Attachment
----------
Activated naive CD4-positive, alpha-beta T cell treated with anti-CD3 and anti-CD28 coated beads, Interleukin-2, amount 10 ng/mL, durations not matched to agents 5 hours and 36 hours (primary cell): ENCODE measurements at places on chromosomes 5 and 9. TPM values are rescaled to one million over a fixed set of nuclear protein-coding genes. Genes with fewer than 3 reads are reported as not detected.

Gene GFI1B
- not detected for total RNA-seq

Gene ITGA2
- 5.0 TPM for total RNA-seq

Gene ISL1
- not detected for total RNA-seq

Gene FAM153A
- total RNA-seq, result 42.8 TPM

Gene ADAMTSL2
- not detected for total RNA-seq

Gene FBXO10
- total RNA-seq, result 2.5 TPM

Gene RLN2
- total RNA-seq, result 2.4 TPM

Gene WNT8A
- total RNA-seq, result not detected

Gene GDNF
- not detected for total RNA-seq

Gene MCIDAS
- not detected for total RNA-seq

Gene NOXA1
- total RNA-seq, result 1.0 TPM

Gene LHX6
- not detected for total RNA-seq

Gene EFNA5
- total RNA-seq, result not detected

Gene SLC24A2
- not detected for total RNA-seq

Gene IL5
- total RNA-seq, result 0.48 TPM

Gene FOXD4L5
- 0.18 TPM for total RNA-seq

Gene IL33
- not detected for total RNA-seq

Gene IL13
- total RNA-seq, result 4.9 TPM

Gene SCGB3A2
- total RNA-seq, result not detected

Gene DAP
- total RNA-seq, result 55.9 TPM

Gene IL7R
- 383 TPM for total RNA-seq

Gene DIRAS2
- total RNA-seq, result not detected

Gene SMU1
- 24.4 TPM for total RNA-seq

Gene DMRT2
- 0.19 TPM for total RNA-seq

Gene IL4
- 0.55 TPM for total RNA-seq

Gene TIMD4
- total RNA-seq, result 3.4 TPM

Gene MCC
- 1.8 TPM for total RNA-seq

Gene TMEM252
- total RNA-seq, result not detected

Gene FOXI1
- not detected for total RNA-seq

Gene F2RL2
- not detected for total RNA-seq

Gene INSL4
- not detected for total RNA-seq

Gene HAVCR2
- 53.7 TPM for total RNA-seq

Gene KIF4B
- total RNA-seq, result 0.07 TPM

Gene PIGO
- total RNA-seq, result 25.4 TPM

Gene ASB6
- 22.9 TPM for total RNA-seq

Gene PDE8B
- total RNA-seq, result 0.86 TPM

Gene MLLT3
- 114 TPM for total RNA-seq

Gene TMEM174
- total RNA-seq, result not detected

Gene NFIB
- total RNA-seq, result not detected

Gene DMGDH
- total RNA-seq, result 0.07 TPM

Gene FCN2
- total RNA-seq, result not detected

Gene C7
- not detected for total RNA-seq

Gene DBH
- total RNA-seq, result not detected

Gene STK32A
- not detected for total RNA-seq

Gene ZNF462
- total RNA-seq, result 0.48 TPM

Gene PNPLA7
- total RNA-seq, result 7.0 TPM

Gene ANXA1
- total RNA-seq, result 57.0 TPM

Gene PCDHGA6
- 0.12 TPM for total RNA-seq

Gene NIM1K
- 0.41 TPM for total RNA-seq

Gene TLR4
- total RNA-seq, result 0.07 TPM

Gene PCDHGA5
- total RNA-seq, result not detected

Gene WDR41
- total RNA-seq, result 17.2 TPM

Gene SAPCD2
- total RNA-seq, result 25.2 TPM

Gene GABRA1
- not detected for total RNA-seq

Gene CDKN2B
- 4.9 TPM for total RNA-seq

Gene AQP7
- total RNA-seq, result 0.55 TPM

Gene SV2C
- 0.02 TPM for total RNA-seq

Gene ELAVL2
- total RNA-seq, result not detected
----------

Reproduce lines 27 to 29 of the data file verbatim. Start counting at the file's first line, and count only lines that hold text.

- total RNA-seq, result not detected

Gene SLC24A2
- not detected for total RNA-seq